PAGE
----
“If you have spare space in your vehicle and are going somewhere, you can carry something for other Kiwis who will give you money towards your fuel bill.
He says the cost of shipping items with Lonelyseat door-to-door is at least 50 per cent cheaper than using a traditional service.
“Using traditional logistics options, sending a single desk chair from Auckland to Christchurch could cost around $150, whereas our pricing tool recommends around $70,” he says.
Being Maori, we see just see the world as being heaps more interconnected
“Of that, the driver will pocket about $60. That’s $60 that they would not have received otherwise, and the sender pays less than half of the typical cost. Everyone wins.”
“Lonelyseat is not only better for people’s wallets, it’s also better for the environment,” he adds. “Two-thirds of cars in New Zealand are have one occupant so we’ve created a network that makes use of that empty space.
“Instead of putting more vehicles on the road to transport goods, Lonelyseat makes use of journeys already being made. That reduces our country’s overall carbon footprint which is what we’re passionate about.”
Manarangi is of Maori and Cook Island decent, a sustainability graduate of the University of Waikato, and a finalist in the Soda Inc Startup Bootcamp.
He is also a deputy chair and board member of the Waikato Chamber of Commerce.
“Being Maori, we see just see the world as being heaps more interconnected,” he says, on his strong focus on sustainability.
“I don’t see how things work in isolation which is why sustainability as a concept just resonated with me given it is understanding one thing from an environmental, cultural, social and economic perspective.”
“I have always had a massive interest in repurposing things and anyone that knows me will know that, which meant getting things from other parts of the country was generally going to cost more than the item itself.”
He says the startup is currently working alongside partners such as Trees That Count to offset more carbon than it emits, and assists the government in its Zero Carbon ambitions.
He says that since the soft launch last year, Lonelyseat already has a network of drivers and senders from Kerikeri to Invercargill.
“It’s clear that Kiwis are looking for a better logistics solution,” says Manarangi. “Drivers and senders decide the worth of a spare space but Lonelyseat provides some guidance.”
He says that to keep the Lonelyseat community safe, drivers are vetted when they sign up and a review system moderates both senders and drivers. Senders can keep track of their items with live GPS tracking.
“Lonelyseat is like carsharing, but instead of making small talk with strangers in your car, you get paid to just carry their stuff,” he states.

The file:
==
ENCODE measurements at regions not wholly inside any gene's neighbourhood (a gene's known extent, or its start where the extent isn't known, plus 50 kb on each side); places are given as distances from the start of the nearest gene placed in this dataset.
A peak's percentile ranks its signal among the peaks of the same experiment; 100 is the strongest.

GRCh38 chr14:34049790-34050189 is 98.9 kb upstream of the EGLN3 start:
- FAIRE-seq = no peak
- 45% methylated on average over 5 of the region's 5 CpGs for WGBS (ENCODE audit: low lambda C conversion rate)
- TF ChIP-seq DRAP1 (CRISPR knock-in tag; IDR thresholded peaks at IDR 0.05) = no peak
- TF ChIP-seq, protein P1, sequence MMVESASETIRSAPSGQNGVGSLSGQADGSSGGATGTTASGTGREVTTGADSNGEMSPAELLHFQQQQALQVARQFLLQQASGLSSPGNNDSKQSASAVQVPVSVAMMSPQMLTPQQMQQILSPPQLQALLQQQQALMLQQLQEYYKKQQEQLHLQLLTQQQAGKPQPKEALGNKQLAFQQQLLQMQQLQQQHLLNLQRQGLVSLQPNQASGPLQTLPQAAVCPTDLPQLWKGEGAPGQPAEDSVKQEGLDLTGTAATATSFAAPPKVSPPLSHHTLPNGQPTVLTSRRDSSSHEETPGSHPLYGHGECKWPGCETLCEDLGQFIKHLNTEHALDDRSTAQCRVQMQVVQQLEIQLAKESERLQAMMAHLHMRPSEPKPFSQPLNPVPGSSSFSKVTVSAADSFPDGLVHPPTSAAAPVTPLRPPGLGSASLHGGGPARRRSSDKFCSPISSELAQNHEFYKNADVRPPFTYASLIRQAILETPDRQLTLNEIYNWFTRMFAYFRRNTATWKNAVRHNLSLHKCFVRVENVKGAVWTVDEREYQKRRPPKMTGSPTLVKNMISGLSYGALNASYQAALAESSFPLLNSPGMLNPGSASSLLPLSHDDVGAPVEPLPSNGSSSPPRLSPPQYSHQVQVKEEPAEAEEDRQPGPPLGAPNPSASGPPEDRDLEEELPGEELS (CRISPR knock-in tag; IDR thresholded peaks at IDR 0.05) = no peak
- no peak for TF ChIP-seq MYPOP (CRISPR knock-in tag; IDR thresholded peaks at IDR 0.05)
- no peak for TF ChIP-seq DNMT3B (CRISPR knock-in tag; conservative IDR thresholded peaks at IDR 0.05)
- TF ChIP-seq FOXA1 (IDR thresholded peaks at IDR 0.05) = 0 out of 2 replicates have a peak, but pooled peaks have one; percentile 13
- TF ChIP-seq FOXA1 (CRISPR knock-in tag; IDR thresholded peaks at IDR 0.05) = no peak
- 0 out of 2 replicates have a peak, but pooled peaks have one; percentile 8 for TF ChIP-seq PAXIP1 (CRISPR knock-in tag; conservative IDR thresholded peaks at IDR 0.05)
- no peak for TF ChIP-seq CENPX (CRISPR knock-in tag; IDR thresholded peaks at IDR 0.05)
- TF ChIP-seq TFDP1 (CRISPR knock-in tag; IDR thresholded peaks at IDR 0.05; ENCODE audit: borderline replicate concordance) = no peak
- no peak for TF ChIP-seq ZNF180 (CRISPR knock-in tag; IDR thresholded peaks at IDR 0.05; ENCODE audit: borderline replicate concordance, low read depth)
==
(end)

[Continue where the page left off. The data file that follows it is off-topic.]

“New Zealand is a car country and we’re giving people a simple way to cash in on their long journeys, and offset both their fuel cost and our country’s carbon footprint.”
Jodie King is moving to Vodafone New Zealand as chief people officer, following six years at Air New Zealand.
“Vodafone is going through an exciting transformation and I’m looking forward to working with the team to build a better digital future for all New Zealanders,” says King.
King replaces Antony Welton, who has recently been appointed customer operations director. Head of HR, Katie Williams, will continue to act as HR director until King joins later this year.
King joined Air New Zealand in 2013 as general manager – people function, and was promoted to chief people officer in 2016.
Prior to returning to Auckland, King worked at KPMG in London for 16 years and holds a double degree in commerce (human resource management) and arts (history) from the University of Otago.
“Jodie’s appointment will add even more clout to my new leadership team as we focus on delivering exceptional results for our people, customers and shareholders,” says Vodafone CEO Jason Paris.
Vodafone New Zealand has likewise reported a 50 per cent female leadership in the executive team, according to its latest Sustainability Report.
The executive team includes Lindsay Zwart, business director; Carolyn Luey, consumer director; Antony Welton, acting customer operations director; Katie Williams, acting human resources director; Tony Baird, technology director; Kate Jorgensen, finance director; Juliet Jones, legal, regulatory and sustainability director; Rich Llewellyn, head of external affairs; and Ross Parker, business manager to CEO.
Jigs Jamnadas is now chief operating officer of Red Moki, an Elite ServiceNow implementation partner.
“The focus of the role is to manage the delivery of customer projects using Red Moki’s world class delivery methods,” says Jamnadas, who came from Xelocity, where he was director and chief operating officer.
“Red Moki has experienced significant growth in terms of revenue and headcount and the role is to allow for the next stage of growth.”